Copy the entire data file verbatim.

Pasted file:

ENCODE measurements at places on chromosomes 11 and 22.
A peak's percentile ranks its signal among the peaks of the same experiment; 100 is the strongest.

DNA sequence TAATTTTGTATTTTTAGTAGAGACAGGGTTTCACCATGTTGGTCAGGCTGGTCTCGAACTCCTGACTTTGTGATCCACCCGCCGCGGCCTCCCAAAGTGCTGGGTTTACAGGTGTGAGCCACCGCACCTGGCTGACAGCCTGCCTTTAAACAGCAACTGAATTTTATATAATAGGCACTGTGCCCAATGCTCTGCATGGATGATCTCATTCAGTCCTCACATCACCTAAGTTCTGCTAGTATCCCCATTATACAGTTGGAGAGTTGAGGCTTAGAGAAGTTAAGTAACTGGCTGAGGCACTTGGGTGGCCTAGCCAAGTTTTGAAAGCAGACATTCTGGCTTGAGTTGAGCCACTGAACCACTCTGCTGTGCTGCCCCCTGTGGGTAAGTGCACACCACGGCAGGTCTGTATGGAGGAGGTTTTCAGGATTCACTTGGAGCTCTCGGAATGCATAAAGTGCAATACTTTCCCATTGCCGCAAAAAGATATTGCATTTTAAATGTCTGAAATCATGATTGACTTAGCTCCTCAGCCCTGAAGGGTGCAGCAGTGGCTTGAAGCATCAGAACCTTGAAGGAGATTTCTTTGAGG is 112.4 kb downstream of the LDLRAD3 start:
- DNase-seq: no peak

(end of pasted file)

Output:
ENCODE measurements at places on chromosomes 11 and 22.
A peak's percentile ranks its signal among the peaks of the same experiment; 100 is the strongest.

DNA sequence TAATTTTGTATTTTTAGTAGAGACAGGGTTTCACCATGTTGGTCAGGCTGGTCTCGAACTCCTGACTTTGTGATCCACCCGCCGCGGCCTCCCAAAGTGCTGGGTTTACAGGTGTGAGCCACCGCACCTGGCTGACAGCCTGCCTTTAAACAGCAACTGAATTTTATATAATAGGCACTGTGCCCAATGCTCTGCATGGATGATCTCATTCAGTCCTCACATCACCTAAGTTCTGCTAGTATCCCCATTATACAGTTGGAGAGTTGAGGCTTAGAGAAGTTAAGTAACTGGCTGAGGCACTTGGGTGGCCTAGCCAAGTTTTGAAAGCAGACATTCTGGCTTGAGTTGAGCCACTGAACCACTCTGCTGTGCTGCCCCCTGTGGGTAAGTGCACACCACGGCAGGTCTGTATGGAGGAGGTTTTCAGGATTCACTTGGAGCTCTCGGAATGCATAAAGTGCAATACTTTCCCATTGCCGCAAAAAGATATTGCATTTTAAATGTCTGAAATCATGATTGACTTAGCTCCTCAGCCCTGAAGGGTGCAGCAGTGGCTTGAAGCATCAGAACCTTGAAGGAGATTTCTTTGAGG is 112.4 kb downstream of the LDLRAD3 start:
- DNase-seq: no peak